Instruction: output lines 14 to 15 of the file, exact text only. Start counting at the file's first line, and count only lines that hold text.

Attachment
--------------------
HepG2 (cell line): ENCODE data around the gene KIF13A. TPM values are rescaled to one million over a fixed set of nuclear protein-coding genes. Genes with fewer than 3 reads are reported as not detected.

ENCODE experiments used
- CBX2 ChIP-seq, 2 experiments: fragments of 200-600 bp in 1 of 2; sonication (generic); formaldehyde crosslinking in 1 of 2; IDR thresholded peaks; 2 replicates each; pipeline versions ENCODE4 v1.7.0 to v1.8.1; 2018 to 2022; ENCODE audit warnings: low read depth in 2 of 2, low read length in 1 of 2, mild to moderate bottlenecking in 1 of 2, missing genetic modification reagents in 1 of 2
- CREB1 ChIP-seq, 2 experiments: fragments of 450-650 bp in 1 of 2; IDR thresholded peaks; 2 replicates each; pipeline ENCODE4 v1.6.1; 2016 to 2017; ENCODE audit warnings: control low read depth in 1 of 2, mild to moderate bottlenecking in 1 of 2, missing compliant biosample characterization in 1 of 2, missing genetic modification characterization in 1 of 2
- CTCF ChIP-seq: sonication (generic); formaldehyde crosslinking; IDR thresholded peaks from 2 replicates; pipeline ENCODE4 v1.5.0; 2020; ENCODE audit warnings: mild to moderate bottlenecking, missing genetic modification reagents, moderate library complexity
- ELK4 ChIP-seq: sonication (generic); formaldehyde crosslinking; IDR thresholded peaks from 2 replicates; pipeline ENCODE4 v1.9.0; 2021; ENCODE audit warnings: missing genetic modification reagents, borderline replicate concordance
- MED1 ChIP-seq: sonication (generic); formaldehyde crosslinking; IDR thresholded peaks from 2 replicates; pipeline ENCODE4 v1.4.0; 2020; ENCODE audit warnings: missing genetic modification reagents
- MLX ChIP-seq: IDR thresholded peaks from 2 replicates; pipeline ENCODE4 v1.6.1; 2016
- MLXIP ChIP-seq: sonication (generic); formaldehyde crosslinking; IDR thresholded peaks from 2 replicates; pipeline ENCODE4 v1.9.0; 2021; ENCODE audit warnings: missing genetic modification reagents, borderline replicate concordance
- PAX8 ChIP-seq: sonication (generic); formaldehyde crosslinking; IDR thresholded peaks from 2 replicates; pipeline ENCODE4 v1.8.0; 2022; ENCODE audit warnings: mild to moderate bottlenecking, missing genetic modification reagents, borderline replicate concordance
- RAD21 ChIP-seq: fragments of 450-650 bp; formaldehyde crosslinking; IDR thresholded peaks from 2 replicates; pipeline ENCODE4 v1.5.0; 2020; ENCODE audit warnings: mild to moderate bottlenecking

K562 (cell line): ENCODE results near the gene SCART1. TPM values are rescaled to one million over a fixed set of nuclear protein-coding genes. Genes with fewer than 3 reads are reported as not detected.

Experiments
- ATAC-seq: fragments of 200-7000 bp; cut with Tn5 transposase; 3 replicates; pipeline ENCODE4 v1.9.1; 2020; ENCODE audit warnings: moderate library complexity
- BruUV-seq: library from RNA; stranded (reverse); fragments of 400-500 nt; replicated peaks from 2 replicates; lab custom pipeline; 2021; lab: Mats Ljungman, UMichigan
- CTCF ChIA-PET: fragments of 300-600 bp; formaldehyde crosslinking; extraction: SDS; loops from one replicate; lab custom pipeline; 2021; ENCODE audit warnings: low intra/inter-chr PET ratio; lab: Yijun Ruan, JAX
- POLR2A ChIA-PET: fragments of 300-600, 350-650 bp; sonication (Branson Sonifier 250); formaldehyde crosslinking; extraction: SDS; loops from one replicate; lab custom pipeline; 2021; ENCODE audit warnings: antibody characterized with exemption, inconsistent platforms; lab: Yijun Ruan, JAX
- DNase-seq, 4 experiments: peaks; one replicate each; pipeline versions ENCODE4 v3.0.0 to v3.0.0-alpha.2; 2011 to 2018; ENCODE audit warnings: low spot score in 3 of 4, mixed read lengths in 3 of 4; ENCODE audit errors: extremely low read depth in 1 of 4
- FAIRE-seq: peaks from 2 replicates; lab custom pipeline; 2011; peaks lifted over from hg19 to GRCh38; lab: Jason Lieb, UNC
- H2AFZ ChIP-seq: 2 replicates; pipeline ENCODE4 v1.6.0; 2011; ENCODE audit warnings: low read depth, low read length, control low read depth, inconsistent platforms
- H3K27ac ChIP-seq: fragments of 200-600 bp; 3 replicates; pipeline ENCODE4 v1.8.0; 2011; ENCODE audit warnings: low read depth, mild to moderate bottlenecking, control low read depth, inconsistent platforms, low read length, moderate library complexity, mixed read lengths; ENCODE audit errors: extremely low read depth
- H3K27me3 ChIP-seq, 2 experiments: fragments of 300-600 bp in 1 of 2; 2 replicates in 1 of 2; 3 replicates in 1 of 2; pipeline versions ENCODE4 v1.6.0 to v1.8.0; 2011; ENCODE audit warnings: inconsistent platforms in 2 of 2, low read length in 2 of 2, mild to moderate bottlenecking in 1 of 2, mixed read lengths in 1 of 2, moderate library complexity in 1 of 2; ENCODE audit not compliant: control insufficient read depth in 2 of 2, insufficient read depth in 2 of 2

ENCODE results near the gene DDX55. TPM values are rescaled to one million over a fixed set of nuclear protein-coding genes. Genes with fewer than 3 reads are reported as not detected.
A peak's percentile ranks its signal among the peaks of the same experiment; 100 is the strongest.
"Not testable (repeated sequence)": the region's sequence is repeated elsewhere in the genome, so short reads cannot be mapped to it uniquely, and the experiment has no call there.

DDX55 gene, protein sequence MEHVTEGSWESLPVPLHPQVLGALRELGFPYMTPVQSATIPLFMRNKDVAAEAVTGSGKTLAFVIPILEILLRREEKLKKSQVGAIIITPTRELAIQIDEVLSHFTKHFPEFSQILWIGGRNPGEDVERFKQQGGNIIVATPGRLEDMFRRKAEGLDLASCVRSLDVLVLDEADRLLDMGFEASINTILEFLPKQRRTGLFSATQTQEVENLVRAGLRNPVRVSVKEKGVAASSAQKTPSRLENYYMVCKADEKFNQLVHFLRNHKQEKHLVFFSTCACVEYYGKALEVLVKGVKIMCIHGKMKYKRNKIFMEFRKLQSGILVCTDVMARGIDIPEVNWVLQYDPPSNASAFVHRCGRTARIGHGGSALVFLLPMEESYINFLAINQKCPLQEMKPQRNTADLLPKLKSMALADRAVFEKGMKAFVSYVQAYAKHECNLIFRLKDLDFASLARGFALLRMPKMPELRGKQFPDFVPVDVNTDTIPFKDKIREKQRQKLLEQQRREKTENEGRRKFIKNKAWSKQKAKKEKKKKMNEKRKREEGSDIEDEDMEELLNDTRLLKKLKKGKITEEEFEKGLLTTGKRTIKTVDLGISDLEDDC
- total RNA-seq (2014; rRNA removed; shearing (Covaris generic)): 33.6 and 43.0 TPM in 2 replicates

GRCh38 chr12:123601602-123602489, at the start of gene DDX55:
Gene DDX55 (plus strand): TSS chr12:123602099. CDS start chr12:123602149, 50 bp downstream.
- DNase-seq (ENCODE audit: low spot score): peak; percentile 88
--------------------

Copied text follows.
- ATAC-seq: fragments of 200-7000 bp; cut with Tn5 transposase; 3 replicates; pipeline ENCODE4 v1.9.1; 2020; ENCODE audit warnings: moderate library complexity
- BruUV-seq: library from RNA; stranded (reverse); fragments of 400-500 nt; replicated peaks from 2 replicates; lab custom pipeline; 2021; lab: Mats Ljungman, UMichigan